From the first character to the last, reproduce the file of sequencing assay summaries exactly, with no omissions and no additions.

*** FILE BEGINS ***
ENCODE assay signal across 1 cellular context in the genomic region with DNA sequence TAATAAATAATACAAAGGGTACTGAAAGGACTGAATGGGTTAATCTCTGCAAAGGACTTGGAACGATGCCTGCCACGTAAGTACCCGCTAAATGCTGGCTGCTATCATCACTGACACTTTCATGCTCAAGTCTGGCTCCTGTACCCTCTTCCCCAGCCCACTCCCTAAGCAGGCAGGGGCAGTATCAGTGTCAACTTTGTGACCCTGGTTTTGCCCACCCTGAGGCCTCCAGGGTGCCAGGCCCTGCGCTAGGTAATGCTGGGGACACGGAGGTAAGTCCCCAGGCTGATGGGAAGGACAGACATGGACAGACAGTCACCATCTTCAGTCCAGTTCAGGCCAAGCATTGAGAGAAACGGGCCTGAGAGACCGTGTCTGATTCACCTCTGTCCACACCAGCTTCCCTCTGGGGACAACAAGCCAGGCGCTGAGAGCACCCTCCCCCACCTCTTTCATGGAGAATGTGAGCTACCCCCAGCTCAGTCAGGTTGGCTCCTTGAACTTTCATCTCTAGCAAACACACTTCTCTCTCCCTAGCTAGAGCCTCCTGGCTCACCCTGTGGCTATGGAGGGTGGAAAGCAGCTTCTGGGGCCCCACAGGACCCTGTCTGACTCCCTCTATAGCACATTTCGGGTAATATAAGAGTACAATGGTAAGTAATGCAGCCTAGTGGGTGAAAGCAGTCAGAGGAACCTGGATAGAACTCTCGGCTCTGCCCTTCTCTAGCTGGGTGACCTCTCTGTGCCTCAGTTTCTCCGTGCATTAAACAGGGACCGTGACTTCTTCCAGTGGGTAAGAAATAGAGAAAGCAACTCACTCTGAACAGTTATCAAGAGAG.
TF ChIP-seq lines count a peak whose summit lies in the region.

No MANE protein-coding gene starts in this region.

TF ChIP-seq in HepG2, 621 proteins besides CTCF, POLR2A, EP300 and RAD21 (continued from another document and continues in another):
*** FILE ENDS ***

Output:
ENCODE assay signal across 1 cellular context in the genomic region with DNA sequence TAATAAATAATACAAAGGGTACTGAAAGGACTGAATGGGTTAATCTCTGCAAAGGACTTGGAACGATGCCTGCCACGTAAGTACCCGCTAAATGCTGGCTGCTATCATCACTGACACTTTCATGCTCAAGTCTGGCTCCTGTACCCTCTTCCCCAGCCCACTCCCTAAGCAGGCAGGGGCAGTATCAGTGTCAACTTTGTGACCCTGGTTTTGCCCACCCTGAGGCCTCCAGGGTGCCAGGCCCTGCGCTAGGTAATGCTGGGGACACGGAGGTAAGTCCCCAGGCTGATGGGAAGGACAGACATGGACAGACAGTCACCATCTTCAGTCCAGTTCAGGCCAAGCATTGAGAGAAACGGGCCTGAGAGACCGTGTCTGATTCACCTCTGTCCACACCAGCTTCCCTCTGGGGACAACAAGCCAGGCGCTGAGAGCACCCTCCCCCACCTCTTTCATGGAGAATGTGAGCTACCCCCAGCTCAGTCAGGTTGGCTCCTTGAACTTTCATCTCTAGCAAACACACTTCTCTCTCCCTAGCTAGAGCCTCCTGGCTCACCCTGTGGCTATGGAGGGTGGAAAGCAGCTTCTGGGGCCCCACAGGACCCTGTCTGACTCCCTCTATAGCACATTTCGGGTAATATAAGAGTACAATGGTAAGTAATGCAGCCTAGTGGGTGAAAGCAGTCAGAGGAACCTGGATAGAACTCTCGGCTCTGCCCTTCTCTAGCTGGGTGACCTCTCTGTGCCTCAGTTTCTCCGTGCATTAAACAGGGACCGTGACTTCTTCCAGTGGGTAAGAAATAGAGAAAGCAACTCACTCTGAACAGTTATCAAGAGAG.
TF ChIP-seq lines count a peak whose summit lies in the region.

No MANE protein-coding gene starts in this region.

TF ChIP-seq in HepG2, 621 proteins besides CTCF, POLR2A, EP300 and RAD21 (continued from another document and continues in another):